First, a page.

Today’s hyper-competitive world can be a tough place for many businesses. Large companies are always looking to produce better products while reducing costs, customers’ needs evolve, and the world economy fluctuates at large. In a sentence, your business will face many threats. But how do you survive?

A successful business knows when to bend, pivot, and change to accommodate forces more powerful than itself, a process that requires business agility. Business agility can be used to adjust to market changes in addition to internal business changes.

Business agility refers to the company’s ability to quickly adapt to changes and fluctuations in its business environment. The faster a company can adjust its business strategy, the higher its business agility. Business agility is an organizational method to help businesses adapt quickly to market changes that are either external or internal. If a business is set up to respond rapidly and with the flexibility to meet customer demands, they’re more likely to thrive and keep those customers.

Resilient organizations are those that rebound and prosper after business disruption because they’re adaptive, agile, and sustainable. Resilient organizations have resilient leaders who see change as opportunities for continued growth rather than a source of anxiety and fear. Response, recovery, and contingencies are the basis of resilience.

To achieve organizational high performance in an era of constant disruption and crisis, both agility and resilience are important. This author defines both terms as follows:

Agility refers to the ability to make a rapid change and achieve flexibility in various aspects of the operations, in response to changes or disruptive events in the external environment that could be characterized as a volatile, uncertain, complex, ambiguous, and disruptive (VUCAD) environment. It can also be viewed as the capacity for responding with speed and flexibly and decisively toward anticipating, initiating, and taking advantage of opportunities and avoiding any negative consequences of change.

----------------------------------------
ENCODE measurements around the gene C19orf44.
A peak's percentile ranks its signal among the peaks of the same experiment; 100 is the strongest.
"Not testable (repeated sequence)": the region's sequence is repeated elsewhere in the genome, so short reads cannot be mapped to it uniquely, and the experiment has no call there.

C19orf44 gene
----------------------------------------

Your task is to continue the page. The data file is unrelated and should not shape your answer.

Resilience refers to the ability to anticipate, prepare for, and recover from disasters, emergencies, and other disruptions, and protect and enhance workforce and customer engagement, supply network and financial performance, organizational productivity, and community well-being when disruption occurs. It can also be viewed as the capacity for resisting, absorbing, and responding, even reinventing, if necessary, in response to fast and/or disruptive change that cannot be avoided such as the “black swan” events.

Leaders should also explore opportunities for developing collective agility where major challenges require entire systems to be agile and adaptable. Such challenges require whole-system collaboration and design rather than piecemeal solutions. The accelerated delivery of COVID vaccines in the United States is a recent illustration of whole-system design and collaboration across all stakeholders in the system. This ranges from manufacture, regulatory approval, vaccine distribution and tracking, supply chain coordination, and a range of healthcare systems and pharmacies. There are many advantages to encouraging a horizontal and vertical cross-section of the system to codesign the strategic outcomes as well as the business model and tactics. These include an outside-in perspective, facilitation of buy-in, identifying bottlenecks and problems early, and quicker decision making (Deloitte 2020a).